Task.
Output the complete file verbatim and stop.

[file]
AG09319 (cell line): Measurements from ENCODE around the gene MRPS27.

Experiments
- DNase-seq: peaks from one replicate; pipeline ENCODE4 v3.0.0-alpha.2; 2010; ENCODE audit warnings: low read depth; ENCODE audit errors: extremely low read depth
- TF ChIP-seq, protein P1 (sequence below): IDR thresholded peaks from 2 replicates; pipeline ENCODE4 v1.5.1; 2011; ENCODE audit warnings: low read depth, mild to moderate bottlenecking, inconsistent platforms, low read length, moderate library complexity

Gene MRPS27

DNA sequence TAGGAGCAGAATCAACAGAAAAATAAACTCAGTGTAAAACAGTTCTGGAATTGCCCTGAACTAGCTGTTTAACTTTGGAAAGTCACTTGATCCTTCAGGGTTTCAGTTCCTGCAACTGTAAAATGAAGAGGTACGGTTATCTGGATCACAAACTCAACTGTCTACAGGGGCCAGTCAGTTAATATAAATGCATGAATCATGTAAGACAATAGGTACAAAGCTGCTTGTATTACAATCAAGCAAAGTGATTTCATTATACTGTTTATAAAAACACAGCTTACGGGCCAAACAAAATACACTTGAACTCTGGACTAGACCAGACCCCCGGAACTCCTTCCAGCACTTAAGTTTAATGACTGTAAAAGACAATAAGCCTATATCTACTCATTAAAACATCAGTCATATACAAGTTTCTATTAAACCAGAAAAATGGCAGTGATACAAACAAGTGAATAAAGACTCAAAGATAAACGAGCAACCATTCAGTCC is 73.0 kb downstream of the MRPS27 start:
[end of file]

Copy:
AG09319 (cell line): Measurements from ENCODE around the gene MRPS27.

Experiments
- DNase-seq: peaks from one replicate; pipeline ENCODE4 v3.0.0-alpha.2; 2010; ENCODE audit warnings: low read depth; ENCODE audit errors: extremely low read depth
- TF ChIP-seq, protein P1 (sequence below): IDR thresholded peaks from 2 replicates; pipeline ENCODE4 v1.5.1; 2011; ENCODE audit warnings: low read depth, mild to moderate bottlenecking, inconsistent platforms, low read length, moderate library complexity

Gene MRPS27

DNA sequence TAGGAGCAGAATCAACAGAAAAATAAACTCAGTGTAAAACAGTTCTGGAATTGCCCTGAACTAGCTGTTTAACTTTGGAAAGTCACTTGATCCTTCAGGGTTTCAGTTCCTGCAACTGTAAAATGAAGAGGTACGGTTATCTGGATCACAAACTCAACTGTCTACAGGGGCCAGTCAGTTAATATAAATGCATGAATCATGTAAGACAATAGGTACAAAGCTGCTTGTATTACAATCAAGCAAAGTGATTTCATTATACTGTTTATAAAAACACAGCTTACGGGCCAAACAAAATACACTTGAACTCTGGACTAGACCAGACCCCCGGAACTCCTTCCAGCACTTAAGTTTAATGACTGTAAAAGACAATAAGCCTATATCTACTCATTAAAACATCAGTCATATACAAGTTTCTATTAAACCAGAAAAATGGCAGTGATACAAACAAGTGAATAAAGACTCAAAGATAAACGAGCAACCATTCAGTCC is 73.0 kb downstream of the MRPS27 start: